The time for debating on the MCC compact is over, and the parties must now take a firm stand on the issue
The responses of the Millennium Challenge Corporation (MCC) to the queries fielded by the Nepal government should put to rest the apprehensions that the people of this country have been harbouring about the bilateral compact reached between Nepal and the United States of America for many months.
But will it? There is no unanimity among experts and political parties, including those in the coalition government, that the MCC compact is in the interest of Nepal, even though the MCC has said that it is not part of a military alliance or defense strategy of the United States. The 13-page written response to questions raised by the Nepal government was sent by MCC Vice President Fatema Sumar to Nepal's Minister for Finance Janardan Sharma, whose content was made available by the US embassy in Kathmandu on Wednesday, on the eve of Sumar's scheduled visit to Nepal. It has clarified that the compact is not part of the Indo-Pacific strategy, or any US military strategy – a major concern of the Nepal government.
The MCC compact was signed between the two countries in September four years ago, under which Nepal sets to benefit from a US$ 500 million largesse from the U.S. government, with Nepal chipping in US$ 130 million for the $630 million programme. The agreement envisages the construction of a 318-kilometre-long, 400 KV transmission lines in the Lap- with three high-capacity substations and maintenance of about 300 km of roads on the East West Highway. The grant is said to benefit nearly 23 million people by providing more reliable electricity and lowering the cost of transportation and energy.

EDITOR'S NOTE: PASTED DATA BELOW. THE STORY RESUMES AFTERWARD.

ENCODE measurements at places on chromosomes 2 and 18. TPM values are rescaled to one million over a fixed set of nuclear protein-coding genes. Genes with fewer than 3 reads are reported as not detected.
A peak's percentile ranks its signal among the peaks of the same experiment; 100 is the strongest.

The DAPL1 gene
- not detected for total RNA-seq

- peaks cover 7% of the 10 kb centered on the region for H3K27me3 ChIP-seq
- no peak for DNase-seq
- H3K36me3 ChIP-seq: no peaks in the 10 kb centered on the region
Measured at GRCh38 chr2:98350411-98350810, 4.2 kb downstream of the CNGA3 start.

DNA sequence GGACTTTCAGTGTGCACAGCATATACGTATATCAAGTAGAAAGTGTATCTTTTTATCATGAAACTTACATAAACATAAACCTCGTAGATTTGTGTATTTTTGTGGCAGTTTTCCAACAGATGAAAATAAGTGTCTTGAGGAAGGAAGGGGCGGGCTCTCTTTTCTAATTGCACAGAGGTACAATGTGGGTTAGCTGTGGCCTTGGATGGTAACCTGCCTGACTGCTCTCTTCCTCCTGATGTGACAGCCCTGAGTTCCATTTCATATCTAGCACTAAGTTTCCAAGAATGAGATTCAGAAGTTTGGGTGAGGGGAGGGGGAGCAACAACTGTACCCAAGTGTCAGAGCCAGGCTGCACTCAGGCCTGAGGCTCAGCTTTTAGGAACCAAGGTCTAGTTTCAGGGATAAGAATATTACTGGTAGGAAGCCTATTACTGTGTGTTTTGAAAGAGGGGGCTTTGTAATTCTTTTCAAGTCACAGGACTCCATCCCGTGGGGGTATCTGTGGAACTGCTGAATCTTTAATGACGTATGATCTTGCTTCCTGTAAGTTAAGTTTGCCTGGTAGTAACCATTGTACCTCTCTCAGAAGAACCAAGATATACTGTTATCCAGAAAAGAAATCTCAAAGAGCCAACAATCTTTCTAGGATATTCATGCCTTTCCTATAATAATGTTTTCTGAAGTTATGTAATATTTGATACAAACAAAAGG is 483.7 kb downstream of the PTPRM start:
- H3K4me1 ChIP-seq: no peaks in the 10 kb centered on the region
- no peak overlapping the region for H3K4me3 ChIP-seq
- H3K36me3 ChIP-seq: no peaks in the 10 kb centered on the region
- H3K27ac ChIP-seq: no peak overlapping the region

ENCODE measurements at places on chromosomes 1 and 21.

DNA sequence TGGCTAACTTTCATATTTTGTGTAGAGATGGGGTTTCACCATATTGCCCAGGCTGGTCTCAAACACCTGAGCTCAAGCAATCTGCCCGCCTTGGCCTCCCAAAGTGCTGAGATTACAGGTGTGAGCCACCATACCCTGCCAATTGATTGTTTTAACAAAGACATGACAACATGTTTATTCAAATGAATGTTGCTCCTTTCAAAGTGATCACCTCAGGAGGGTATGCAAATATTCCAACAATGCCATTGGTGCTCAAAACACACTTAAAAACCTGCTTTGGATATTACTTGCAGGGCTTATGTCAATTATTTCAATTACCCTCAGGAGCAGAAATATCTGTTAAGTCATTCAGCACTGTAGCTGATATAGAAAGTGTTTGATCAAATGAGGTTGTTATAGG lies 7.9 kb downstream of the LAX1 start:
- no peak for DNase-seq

Nepal is not the only country with which the U.S. government has signed the MCC compact, and all of them seem to be proceeding very smoothly, barring Sri Lanka. If Nepal were to benefit economically from the projects, why has the compact suddenly found itself mired in controversy years after it was signed? Why are questions being raised about sovereignty being undermined and the compact being part of the Indo-Pacific strategy? Even land acquired for the transmission project has had civil society members protesting as land grab. Could it be that Nepal fears being caught in the middle of a dangerous US-China rivalry? As a financial agreement between two countries of a short-term duration, one fails to understand why Nepal's Ministry of Law, Justice and Parliamentary Affairs deemed it necessary to have it approved by the parliament. Why didn't similar agreements in the past go through a similar procedure? As things stand now, it is unclear if the compact will be approved by the parliament. While the Nepali Congress is for it, the Nepal Communist Party (Maoist Centre) wants certain amendments before it can be endorsed, to which the MCC has said that this could not be done at this time. And CPN (UML) chair KP Sharma Oli, who kept mum on the MCC agreement while in the government, is already singing a different tune now that he is in the opposition. Time is running out as the compact must be implemented within five years.
The time for debating on the issue is over, and the parties must now take a firm stand on the issue.
Although Nepal has achieved much progress in enhancing the literacy rate, 32 districts and 218 local levels of the country have yet to become fully literate.
As per the statistics, the literacy rate of those in the age group 15 and above currently stands at 67.9 per cent while the literacy rate of males belonging to this age group is 78.6 per cent. The female literacy rate stands at 59.7 per cent, almost 19 percentage points less than the male counterpart. It means the government needs to invest more in increasing the female literacy rate, especially in the rural parts.
Marking International Literacy Day on Wednesday, the Centre for Education and Human Resources Development has stated that the coronavirus pandemic has forced educational institutes to shift to online classes, which has created a digital divide between the haves and have-nots. The coronavirus has mainly affected the non-formal education sector, where majority of the middle-aged people and drop-out children were taking benefit from this programme funded by the government. As most of the people above 20 years of age have already been immunised, both formal and non-formal education should be conducted in-person to increase the literacy rate.
A version of this article appears in the print on September 10 2021, of The Himalayan Times.